# AP Human Geography : Using Maps

## Example Questions

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### Example Question #492 : Ap Human Geography

Which of these is the set of imaginary lines that run east-west, parallel to the equator? They allow us to determine how far north and south locations are from the equator.

Meridians

Longitude lines

Latitude lines

The Rose lines

Coordinates

Latitude lines

Explanation:

Lines of latitude measure the distance North or South of the Equator and run East-West on a globe or map.

### Example Question #493 : Ap Human Geography

Which of these is the set of curving imaginary lines that run North-South, coming together at the poles. They allow us to determine how far East or West locations are from the Prime Meridian.

Longinus lines

Rose lines

Lines of longitude

Parallels

Lines of latitude

Lines of longitude

Explanation:

Lines of longitude are the set of curving imaginary lines that run North-South, coming together at the poles. They measure distance, in degrees, East or West of the Prime Meridian.

### Example Question #494 : Ap Human Geography

What is a thematic map?

A map that serves to teach others about another culture's native language.

A map that conveys a particular theme associated with a geographic area.

A map that is readily accessible in K-12 classrooms across the world.

A map that is often used by nautical explorers to chart the distance to the nearest source of land.

A map that utilizes symbols to convey the approximate size of a geographic area.

A map that conveys a particular theme associated with a geographic area.

Explanation:

A thematic map is a type of map that is designed to show a theme connected with a specific geographic area. For example, a thematic map may serve to convey population growth disparities across U.S. states.

### Example Question #495 : Ap Human Geography

List the types of regions studied in human geography.

1. Formal/uniform
2. Functional/nodal
3. Perceptual/vernacular
1. Dispersed/scattered
2. Clustered/agglomerated
1. Absolute
2. Relative
1. Hierarchical
2. Contagious
3. Stimulus
1. Hearth
2. Relocation
3. Expansion
1. Formal/uniform
2. Functional/nodal
3. Perceptual/vernacular
Explanation:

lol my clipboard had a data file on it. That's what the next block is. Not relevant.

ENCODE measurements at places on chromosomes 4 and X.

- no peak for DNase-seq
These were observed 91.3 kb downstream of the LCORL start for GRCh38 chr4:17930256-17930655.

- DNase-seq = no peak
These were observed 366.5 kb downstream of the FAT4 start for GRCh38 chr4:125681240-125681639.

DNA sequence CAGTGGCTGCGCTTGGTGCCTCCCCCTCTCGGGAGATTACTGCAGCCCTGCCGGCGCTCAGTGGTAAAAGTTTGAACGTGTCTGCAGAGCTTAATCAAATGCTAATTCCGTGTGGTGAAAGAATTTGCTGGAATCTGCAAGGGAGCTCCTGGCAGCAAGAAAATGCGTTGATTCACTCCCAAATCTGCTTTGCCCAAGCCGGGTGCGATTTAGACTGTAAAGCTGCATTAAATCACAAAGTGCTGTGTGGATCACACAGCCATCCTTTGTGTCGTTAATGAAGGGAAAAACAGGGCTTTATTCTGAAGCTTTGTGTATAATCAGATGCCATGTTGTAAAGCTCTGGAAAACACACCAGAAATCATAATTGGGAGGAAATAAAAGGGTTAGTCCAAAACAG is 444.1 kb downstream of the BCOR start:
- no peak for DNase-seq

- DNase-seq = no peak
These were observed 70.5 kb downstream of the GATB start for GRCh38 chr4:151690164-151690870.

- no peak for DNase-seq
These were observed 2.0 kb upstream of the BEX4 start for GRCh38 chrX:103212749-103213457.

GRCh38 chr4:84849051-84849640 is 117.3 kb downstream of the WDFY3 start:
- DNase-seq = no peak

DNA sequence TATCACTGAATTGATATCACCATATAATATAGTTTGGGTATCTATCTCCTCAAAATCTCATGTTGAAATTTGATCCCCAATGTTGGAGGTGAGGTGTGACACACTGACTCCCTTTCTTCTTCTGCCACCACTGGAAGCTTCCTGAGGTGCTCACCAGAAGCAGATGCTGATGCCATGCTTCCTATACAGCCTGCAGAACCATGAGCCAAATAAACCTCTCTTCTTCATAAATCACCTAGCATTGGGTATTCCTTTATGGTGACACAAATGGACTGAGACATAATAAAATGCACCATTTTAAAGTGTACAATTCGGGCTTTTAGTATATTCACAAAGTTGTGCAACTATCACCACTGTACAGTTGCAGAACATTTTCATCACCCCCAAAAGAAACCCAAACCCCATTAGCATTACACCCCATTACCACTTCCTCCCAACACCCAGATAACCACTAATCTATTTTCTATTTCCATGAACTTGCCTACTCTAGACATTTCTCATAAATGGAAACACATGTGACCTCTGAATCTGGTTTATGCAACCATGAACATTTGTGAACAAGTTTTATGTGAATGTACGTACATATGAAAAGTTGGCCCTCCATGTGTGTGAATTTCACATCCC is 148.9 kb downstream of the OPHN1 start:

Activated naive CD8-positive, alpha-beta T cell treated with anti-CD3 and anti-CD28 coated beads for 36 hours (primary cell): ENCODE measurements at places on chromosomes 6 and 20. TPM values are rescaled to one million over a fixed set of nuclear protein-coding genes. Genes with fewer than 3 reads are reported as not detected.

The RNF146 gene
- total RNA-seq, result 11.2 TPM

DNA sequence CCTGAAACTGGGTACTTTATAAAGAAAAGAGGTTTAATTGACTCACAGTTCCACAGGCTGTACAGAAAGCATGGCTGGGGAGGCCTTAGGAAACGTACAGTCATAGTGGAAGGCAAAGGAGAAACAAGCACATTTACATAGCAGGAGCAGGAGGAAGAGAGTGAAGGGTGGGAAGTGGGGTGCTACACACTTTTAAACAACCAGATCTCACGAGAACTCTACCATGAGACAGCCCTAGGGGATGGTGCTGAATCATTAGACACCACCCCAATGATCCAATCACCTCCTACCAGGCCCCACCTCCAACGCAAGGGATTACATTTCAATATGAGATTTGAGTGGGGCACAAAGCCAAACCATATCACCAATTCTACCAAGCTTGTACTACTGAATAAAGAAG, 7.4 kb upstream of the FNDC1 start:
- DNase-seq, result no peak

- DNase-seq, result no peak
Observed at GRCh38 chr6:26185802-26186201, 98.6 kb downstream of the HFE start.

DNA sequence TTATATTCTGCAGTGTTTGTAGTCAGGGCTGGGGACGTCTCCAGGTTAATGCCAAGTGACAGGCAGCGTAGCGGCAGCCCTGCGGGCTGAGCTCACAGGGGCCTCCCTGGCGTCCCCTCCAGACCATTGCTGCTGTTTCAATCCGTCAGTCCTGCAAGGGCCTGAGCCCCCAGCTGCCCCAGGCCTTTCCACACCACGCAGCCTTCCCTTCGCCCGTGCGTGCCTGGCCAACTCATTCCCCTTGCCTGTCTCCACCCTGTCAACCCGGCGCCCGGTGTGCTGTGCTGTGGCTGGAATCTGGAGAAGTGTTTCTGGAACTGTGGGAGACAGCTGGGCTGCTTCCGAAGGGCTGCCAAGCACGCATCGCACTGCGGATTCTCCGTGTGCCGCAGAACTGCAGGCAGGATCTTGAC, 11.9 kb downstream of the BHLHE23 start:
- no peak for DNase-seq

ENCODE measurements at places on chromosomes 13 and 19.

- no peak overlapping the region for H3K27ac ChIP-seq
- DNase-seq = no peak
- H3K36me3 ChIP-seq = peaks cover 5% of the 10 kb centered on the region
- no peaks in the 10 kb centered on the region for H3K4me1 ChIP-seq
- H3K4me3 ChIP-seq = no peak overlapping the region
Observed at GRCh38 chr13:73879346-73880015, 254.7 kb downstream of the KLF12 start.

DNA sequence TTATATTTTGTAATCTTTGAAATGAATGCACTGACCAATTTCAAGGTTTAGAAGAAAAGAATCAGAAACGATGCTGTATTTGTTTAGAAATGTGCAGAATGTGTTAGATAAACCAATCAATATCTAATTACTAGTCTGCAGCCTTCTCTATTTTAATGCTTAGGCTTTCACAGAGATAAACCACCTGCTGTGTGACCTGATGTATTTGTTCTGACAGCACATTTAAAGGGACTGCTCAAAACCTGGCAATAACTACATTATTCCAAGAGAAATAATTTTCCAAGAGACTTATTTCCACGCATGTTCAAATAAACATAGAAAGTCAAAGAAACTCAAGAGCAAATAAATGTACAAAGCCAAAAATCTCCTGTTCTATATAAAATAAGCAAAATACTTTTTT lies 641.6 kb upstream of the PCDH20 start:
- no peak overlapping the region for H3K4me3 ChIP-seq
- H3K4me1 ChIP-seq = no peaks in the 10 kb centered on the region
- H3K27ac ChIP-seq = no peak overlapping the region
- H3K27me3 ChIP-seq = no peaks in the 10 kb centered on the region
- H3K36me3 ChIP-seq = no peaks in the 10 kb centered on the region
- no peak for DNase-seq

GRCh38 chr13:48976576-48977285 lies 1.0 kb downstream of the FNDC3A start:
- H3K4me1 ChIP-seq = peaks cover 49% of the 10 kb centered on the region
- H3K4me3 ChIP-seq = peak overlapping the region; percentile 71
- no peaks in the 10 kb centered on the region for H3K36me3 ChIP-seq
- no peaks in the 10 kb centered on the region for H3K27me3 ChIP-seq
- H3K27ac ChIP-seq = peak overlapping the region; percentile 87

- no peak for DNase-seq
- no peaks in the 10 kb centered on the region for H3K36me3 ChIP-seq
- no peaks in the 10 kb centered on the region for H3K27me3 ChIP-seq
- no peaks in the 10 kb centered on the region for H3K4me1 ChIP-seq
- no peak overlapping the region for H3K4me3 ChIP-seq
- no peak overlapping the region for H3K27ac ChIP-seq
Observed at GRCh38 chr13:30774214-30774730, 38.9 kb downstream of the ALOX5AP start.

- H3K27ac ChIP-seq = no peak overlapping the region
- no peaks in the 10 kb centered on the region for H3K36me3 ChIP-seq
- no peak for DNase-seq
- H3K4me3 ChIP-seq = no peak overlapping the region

Formal or uniform, functional or nodal, and perceptual or vernacular are all types of regions. You will see each called by either or both names.

### Example Question #83 : Geography

Which of these lists the characteristics of the geographic grid?

1. Accessibility
2. Connectivity
3. Network
4. Distance decay
5. Friction of distance
6. Time-space compression
1. Thematic
2. Statistical
3. Cartogram
4. Dot
5. Choropleth
6. Isoline
1. Hearth
2. Relocation
3. Expansion
4. Hierarchical
5. Contagious
6. Stimulus
7. Absolute
8. Relative
1. Formal
2. Uniform
3. Functional
4. Nodal
5. Perceptual
6. Vernacular
1. North and South Poles
2. Latitude lines
3. Parallels
4. The equator
5. Longitude lines
6. Meridians
7. The prime meridian
8. The international date line
1. North and South Poles
2. Latitude lines
3. Parallels
4. The equator
5. Longitude lines
6. Meridians
7. The prime meridian
8. The international date line
Explanation:

The global grid consists of north and south poles, latitude lines or parallels, the equator, longitude lines or meridians, the prime meridian, and the international date line.

### Example Question #21 : Using Maps

The distance between time zones is approximately how many degrees?

50 degrees longitude

22 degrees latitude

15 degrees longitude

15 degrees latitude

22 degrees longitude

15 degrees longitude

Explanation:

Time zones are separated by approximately 15 degrees longitude. Since there are 24 hours in 1 day, there are 24 time zones on Earth. As the Earth completes one full rotation of 360 degrees in 24 hours, the distance between time zones in degrees can be found by dividing 360 degrees by 24 time zones.

360/24 = 15 degrees per time zone

The correct answer is 15 degrees longitude. The Earth rotates horizontally around its axis, so time zones would be drawn from North to South. Longitudinal lines run North to South, making lines of longitude the correct choice.

### Example Question #501 : Ap Human Geography